Giovanni Bonazza (1654-1736) Italian, Padua, circa 1700
- Four reliefs with personifications of the Four Winds
- white marble, in octagonal gilt wood frames
- reliefs: 26 by 19cm., 10¼ by 7½in.
frames: 39 by 33cm., 15 3/8 by 13 in.
Ultimately these four reliefs derive from Alessandro Vittoria’s stucco ceiling panels and lunettes with gods and nudes that decorate the interior of the Palazzo Thiene and Palazzo Bissari-Arnaldi in Vicenza, as well as his ovals in the Scala d’Oro in the Venetian Palazzo Ducale. Each of these figures is characterised by bulging volumes and contorted shapes much like the present personifications of the Winds. However, Vittoria’s 16th-century examples have been imbued here with a creative freedom that is entirely original and highly idiosyncratic. The present reliefs do not merely represent the Winds, they appear to have captured and contained their force, a typically Baroque stylistic device. The foremost sculptor of such Baroque inventions in Venice is Giovanni Bonazza. The Winds’ exaggerated anatomy, the design of the physiognomy, and grotesque features are closely approached by the profile reliefs of the tyrants Attila the Hun and Ezzelino III da Romano by him in the Musei Civici in Padua. A further stylistic, typological, and physiognomical parallel can be found in Bonazza’s San Girolamo penitente from the Franciscan convent in Rovigno. The sculptor represents the saint as a powerful bearded old man lying on the ground. Zephyrus is the only subject that Bonazza seems to have treated more often. A version of the Zephyrus in the round is located in the garden of Villa Vendramin Cappello in Noventa Padovana which has a similar appearance to the relief that represents this Wind.
In addition to the present set of the Winds, two further reliefs in the Musée du Louvre can now be attributed to Bonazza. The Louvre reliefs represent two Rivers contained within marble ovals much like the present figures. They were probably coupled with two further lost reliefs to form a group representing the canonical Four Rivers. The Louvre reliefs were previously attributed to the French sculptor Guillaume Boichot (1735 - 1814). They were part of the collection of the French painter Gabriel-François Doyen (1726 - 1806) who moved to Russia shortly after the French Revolution. In the process his collection was confiscated by the revolutionary government and deposited in the École des Beaux-Arts. There the Rivers were used by the students as models, which is why molds, bronze casts, and versions in grès émaillé exist. The research into the present reliefs has yielded one further discovery. A drawn design for one of the Rivers in the Louvre is kept in the Biblioteca Ambrosiana in Milan. This drawing was previously attributed to the painter Giovanni Angelo Borroni (1684 - 1772) but must be a preparatory drawing for the Louvre relief.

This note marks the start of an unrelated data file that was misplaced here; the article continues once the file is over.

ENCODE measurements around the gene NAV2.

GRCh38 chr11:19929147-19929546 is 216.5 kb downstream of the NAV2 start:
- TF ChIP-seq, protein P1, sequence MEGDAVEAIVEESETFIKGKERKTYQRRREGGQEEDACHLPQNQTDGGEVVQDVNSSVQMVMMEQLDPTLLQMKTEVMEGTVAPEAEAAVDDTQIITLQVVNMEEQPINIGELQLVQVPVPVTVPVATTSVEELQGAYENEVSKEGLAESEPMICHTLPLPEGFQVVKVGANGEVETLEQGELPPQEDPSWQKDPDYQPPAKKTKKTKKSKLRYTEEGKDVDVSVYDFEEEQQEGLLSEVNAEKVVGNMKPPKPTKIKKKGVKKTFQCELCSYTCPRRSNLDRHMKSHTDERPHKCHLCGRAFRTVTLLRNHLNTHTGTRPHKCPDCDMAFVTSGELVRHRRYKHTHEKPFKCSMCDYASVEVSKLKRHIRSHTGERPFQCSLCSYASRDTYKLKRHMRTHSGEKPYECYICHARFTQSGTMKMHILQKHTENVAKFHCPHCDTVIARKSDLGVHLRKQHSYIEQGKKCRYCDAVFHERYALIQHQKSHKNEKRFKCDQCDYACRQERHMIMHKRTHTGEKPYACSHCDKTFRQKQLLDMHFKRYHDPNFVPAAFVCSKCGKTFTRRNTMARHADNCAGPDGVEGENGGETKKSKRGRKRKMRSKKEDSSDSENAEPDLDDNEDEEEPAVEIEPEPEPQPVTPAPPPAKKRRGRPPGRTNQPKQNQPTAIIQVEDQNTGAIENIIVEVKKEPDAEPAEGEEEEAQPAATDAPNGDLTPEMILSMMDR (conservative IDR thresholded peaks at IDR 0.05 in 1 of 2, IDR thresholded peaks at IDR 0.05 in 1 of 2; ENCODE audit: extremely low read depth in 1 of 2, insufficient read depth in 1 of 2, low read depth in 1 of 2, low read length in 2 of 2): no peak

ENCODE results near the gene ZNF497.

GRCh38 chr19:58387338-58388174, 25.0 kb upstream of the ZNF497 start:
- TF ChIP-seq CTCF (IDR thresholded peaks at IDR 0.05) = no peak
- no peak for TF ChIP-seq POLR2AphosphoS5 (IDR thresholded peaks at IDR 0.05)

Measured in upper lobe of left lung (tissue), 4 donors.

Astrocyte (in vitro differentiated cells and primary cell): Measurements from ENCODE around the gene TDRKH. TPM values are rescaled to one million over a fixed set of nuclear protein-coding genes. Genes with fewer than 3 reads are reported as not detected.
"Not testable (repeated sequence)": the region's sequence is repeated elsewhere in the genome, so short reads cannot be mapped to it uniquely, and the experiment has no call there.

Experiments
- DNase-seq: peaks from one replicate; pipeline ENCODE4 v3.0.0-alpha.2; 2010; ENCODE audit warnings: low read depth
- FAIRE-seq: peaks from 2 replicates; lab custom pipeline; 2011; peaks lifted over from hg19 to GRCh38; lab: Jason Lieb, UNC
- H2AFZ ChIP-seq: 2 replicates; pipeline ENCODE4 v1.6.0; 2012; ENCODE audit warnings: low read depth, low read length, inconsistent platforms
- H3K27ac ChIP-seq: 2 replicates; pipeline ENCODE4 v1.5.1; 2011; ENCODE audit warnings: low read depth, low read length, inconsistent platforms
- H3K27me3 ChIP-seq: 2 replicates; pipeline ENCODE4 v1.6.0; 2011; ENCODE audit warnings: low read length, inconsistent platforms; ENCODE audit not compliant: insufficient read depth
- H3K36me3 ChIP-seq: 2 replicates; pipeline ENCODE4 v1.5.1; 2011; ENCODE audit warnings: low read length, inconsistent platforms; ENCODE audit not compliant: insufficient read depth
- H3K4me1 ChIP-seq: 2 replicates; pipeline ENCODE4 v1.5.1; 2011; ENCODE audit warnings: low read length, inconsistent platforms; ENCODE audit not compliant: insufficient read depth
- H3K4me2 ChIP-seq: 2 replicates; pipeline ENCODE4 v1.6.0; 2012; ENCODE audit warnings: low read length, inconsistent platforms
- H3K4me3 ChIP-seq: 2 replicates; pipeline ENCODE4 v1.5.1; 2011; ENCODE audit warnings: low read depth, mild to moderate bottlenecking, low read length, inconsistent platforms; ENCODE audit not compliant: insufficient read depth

Representations of the Winds are rare and usually confined to architecture. In Vincenzo Cartari’s influential 1556 treatise Imagini colla sposizione degli dei degli antichi they are described as having to be represented with their wings and hair tousled. Cartari also mentions that the Winds should be differentiated from each other by illustrating their individual effects. Here Bonazza gave each Wind its own set of attributes, occasionally subtly hidden in the background. The foremost figure, Aeolus, reclines majestically on soft clouds and is identifiable by his crown, scepter, and key. Aeolus is technically not a Wind but their ruler. His key unlocks the cave in which he keeps the Winds captive. The dauntless bearded man that turns his agitated face towards the spectator, huddled and clenching his fist, is Boreas, the frosty and impetuous wind that blows from the North. Zephyrus has butterfly wings and a youthful appearance. He personifies the westerly wind that carries warm and sweet air in spring. Its fertile nature is underlined by the flowers and fruits which Zephyrus holds between his fingers. He puffs his cheeks and reclines on light clouds with a radiant sun and a hint of a rainbow in the background. Lastly, there is Eurus, the wind blowing from the South-East, shown by Bonazza as a contemplative old man. This Wind tends to bring rain which is illustrated on the far right as well as the figure’s long wet hair.
V. Cartari, Le Imagini de i dei de gli antichi, Venice, 1580, pp. 260-261; R. Tomić, ‘Dva djela iz ostavstine Gaspara Kraljeta u ckrvi sv. Antuna Opata u Velom Losinju’, Umjetnost na Istocnoj obali Jadrana u kontekstu eropske tradicije, Rijeka, 1993, p. 24, fig. 4; D. Banzato et al., Dal medioevo a Canova. Sculture dei Musei Civici di Padova dal Trecento all’Ottocento, Venice, 2000, pp. 163-166, nos. 90-91
Sotheby's would like to thank Maichol Clemente and Simone Guerriero for their assistance in cataloguing this lot and for sharing their discoveries with us.